Working together is the only way to ensure we can get every District resident back to work.
 By statute, the District’s Workforce Investment Council (WIC) is responsible for overseeing how DC spends its WIA funding. However, the DC WIC is not designed to oversee or coordinate programs funded by other sources. We will address the WIC in more detail in a future blog post.
Tuesday, August 31, 2010
Many District residents, especially those living in the eastern part of the city, are particularly challenged to find employment because they face barriers that appear almost insurmountable. Even if folks do find work, they are challenged to keep jobs because of these barriers. Here, in no particular order, are five of the barriers to employment DC residents encounter most frequently.
1. Literacy – According to the National Center for Education Statistics (NCES), approximately 37 percent of DC adults score at the “below basic” level of literacy. This means that more than one-third of our neighbors have difficulty reading well enough to complete an employment application, or doing math well enough to measure out a pound of turkey on a scale in the deli department of the local supermarket. Add to this a lack of computer literacy and it is clear why so many are having trouble finding employment.
2. Criminal Record – The District welcomes more than 2,500 individuals home from incarceration each year, and the overwhelming majority face employment challenges. In many cases, the simple presence of a criminal record is enough to disqualify someone from consideration for a job. Even convictions unrelated to the job – for felony intent to distribute narcotics by someone seeking a position in the stockroom of a big box store, for example – often knock otherwise-qualified individuals out of contention.
3. Lack of “Soft” Skills – We hear this from employers all the time: bring us people who will show up on time, work well with co-workers, and accept supervision, and we will train them for specific jobs. But so many of the District’s unemployed residents lack these so-called “soft” skills, either because people were never taught these skills in the first place, or because they lack the work history which might have sharpened them. The children of those adults whom the DC public school system has failed over the last several decades are particularly vulnerable; their parents never learned these skills themselves, and are therefore unable to teach their children.
4. Child Care – Affordable, quality child care is difficult to find in the District, even for parents with means. The market rate for child care in DC has doubled over the past five years. Consider this: according to Wider Opportunities for Women’s forthcoming Basic Economic Security Tables Index, a single person can be economically secure throughout his or lifetime with an income of approximately $31,656 a year. But to be economically secure, the single parent of one infant needs to earn more than $57,000 a year. The difference in those amounts is largely due to the cost of child care and taxes paid on the extra income devoted to childcare. Quality and accessibility are also challenges, especially in neighborhoods on the eastern side of the District, and for those parents who work hours other than 9-to-5.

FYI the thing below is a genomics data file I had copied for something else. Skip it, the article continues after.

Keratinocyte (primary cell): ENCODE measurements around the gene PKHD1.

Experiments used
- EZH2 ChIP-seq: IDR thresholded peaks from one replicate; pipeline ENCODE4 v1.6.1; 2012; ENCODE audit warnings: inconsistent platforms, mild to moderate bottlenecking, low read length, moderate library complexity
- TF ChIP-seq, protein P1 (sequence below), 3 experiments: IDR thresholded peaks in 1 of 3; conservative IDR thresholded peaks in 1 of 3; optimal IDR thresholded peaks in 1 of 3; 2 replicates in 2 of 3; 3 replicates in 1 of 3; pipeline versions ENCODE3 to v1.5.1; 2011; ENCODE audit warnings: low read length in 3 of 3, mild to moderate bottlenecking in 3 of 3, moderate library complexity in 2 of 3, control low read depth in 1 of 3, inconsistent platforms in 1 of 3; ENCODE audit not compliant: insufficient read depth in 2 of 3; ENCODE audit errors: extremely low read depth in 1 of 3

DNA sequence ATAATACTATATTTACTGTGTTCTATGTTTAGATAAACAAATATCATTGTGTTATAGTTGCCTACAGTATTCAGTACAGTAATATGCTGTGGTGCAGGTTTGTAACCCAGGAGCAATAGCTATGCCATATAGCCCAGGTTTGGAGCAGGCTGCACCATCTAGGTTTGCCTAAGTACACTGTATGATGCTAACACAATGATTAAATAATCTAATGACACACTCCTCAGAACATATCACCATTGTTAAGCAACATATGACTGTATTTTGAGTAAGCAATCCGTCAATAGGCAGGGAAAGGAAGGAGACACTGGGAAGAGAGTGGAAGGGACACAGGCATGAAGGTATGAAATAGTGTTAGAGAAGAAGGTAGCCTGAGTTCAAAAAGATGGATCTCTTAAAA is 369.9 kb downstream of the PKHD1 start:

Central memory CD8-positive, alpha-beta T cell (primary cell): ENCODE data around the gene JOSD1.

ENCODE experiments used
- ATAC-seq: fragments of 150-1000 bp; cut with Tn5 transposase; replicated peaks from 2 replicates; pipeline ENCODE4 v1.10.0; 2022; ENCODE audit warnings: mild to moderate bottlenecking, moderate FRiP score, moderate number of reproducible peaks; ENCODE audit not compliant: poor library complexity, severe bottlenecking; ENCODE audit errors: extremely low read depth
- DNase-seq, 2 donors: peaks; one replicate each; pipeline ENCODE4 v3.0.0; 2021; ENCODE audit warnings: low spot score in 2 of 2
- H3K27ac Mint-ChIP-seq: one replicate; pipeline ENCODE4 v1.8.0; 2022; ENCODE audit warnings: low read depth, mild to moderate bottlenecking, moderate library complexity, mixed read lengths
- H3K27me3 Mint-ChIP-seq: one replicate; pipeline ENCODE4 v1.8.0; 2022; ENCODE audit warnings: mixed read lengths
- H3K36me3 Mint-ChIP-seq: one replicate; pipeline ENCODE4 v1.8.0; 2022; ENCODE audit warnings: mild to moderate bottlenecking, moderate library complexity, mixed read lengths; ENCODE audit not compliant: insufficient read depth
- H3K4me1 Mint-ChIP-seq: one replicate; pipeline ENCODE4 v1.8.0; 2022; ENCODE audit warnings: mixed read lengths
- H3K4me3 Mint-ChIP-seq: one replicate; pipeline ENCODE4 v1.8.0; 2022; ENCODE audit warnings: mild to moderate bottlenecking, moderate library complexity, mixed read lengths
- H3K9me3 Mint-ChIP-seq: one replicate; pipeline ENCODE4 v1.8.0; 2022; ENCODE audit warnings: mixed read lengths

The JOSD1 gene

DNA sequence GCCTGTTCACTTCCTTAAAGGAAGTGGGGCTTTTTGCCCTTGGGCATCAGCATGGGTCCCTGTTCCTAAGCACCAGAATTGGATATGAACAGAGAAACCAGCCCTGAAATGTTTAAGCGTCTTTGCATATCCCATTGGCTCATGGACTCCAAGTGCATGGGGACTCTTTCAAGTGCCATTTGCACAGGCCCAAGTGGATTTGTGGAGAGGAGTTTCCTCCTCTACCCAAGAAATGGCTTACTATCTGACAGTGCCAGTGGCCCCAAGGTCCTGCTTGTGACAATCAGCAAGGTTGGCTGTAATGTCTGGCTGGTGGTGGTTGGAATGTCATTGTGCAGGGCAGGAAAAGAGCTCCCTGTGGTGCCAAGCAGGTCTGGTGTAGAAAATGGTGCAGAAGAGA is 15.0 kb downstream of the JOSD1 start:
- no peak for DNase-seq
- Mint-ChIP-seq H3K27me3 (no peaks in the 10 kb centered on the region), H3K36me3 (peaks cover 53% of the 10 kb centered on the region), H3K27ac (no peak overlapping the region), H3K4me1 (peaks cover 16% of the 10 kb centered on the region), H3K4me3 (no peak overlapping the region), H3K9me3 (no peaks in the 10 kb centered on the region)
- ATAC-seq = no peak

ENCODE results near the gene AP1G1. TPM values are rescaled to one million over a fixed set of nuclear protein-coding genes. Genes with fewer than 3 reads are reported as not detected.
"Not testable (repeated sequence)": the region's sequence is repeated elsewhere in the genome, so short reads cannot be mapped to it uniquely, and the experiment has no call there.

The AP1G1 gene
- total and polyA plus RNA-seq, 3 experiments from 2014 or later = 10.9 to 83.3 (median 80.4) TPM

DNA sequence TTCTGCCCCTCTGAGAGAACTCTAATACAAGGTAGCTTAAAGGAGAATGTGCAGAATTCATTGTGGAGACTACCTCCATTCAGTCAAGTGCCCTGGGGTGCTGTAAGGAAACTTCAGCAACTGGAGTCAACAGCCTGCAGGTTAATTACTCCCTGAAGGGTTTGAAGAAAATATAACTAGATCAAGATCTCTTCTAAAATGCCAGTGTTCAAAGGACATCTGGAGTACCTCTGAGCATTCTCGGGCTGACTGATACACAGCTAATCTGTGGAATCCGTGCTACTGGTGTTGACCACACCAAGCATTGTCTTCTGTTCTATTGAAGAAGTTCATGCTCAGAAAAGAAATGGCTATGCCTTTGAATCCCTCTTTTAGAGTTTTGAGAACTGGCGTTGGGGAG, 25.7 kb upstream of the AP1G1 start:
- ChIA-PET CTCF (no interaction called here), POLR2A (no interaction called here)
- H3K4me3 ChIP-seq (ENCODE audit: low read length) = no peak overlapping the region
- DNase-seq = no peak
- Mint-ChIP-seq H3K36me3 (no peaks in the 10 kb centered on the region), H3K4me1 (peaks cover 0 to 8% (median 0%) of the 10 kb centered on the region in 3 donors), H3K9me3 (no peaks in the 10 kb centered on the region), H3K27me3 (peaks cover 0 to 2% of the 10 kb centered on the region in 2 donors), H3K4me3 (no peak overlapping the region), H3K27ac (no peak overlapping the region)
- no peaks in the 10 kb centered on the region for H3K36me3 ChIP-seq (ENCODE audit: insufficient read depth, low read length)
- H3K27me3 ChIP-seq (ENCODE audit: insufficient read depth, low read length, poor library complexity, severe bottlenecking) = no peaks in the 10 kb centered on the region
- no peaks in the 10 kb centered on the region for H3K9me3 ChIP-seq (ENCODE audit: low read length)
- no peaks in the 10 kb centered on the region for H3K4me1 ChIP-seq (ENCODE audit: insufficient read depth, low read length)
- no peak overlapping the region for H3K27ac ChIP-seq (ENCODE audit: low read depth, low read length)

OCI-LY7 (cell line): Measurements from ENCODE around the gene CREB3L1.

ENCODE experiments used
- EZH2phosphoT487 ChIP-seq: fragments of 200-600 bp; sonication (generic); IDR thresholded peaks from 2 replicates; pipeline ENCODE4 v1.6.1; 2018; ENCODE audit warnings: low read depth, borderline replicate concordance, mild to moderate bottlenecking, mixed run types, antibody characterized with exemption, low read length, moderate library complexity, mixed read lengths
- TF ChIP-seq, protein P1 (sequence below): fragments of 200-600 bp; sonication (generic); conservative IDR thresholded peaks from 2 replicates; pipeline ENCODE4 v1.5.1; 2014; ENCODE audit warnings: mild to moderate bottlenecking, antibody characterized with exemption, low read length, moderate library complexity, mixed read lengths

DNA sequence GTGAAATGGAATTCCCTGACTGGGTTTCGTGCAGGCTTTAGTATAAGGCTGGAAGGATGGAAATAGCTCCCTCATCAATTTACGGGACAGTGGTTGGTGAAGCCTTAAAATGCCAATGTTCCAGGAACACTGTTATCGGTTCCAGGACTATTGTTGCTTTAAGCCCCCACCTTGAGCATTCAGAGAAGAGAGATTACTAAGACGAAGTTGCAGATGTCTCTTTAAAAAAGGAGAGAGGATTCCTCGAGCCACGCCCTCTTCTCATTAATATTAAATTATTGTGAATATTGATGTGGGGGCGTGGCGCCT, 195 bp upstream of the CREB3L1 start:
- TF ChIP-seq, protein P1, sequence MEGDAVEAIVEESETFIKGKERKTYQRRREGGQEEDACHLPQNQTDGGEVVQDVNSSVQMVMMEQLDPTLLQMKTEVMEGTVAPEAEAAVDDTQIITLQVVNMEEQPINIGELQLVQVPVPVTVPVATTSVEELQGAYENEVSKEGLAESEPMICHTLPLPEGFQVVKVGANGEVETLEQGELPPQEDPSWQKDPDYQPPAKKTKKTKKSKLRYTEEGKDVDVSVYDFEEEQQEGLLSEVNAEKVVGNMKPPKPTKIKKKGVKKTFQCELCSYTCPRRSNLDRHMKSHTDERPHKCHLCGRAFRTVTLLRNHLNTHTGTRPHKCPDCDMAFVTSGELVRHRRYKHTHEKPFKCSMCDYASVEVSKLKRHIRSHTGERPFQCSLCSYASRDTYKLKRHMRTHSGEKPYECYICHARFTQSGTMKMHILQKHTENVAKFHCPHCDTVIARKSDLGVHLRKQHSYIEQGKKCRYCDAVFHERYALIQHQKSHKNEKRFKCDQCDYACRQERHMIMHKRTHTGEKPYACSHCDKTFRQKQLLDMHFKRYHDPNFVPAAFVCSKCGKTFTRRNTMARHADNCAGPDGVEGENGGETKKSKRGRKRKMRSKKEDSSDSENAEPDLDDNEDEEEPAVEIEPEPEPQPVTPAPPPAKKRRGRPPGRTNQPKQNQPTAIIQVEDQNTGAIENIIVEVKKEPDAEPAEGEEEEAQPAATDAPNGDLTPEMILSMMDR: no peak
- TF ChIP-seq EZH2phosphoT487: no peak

5. Transportation – While WMATA boasts – and correctly – that more than 90 percent of addresses in the District are served by at least one bus line, the transportation system in the District remains a barrier to employment, particularly for residents in Wards 7 and 8. Many entry-level, low-barrier jobs – in construction or hospitality, for example – require employees to arrive at work very early, or to work late. Bus schedules are not always accommodating of non-standard hours. Recent increases in Metro and bus fares make transportation an even greater challenge for low-income residents. And car ownership is often out of reach for low-income residents; even a donated car must be filled with gas and insured.
It is clear that job training alone is not sufficient to fully address the unemployment challenges faced by our most vulnerable neighbors. Supportive services can help ensure unemployed residents can find and keep jobs. Creative and cooperative efforts among businesses, the District and federal governments, and nonprofits can reduce the impact of these barriers. Such efforts can, in essence, turn tens of thousands of unemployed citizens into taxpayers. These taxpayers, in turn, will contribute to the District’s coffers and those of their neighborhoods, climb the ladder to self-sufficiency, and help prepare themselves and their children for good jobs in a growing economy.
The DC Jobs Council is part of Defeat Poverty DC, a is a coalition of organizations and residents in the District of Columbia working to bring greater focus during the 2010 election season and beyond to the damaging effects of poverty on our entire city. DCJC embraces Defeat Poverty’s three-pronged approach to ending poverty: (1) make work possible; (2) make work pay; and (3) make basic needs affordable.